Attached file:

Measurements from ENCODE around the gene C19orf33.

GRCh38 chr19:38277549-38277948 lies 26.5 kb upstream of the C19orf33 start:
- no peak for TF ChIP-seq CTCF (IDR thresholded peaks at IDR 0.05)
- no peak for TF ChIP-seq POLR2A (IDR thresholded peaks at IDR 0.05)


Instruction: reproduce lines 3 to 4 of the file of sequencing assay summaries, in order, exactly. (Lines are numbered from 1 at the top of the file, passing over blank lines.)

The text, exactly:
- no peak for TF ChIP-seq CTCF (IDR thresholded peaks at IDR 0.05)
- no peak for TF ChIP-seq POLR2A (IDR thresholded peaks at IDR 0.05)